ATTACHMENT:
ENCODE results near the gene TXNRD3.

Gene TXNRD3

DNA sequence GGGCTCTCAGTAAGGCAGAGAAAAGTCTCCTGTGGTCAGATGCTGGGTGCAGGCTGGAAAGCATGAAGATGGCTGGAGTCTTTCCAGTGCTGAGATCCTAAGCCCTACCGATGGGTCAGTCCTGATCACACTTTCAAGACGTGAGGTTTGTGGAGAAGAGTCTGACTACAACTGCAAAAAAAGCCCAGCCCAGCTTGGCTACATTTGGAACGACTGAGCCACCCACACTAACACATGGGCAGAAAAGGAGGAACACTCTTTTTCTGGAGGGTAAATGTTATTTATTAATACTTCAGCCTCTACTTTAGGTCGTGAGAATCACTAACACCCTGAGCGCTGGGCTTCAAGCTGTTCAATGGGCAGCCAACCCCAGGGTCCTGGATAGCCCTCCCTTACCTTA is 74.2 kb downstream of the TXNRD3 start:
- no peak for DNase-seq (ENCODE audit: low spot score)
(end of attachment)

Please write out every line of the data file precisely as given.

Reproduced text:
ENCODE results near the gene TXNRD3.

Gene TXNRD3

DNA sequence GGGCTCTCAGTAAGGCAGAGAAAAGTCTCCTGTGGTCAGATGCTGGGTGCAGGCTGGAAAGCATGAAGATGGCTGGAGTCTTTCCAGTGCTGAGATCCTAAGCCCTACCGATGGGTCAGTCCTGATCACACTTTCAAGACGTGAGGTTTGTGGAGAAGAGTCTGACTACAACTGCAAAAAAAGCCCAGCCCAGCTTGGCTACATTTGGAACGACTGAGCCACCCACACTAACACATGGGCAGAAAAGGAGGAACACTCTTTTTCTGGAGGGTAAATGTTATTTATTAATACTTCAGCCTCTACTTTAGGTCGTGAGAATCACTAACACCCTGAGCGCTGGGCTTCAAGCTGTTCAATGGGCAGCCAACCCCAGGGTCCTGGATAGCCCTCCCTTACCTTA is 74.2 kb downstream of the TXNRD3 start:
- no peak for DNase-seq (ENCODE audit: low spot score)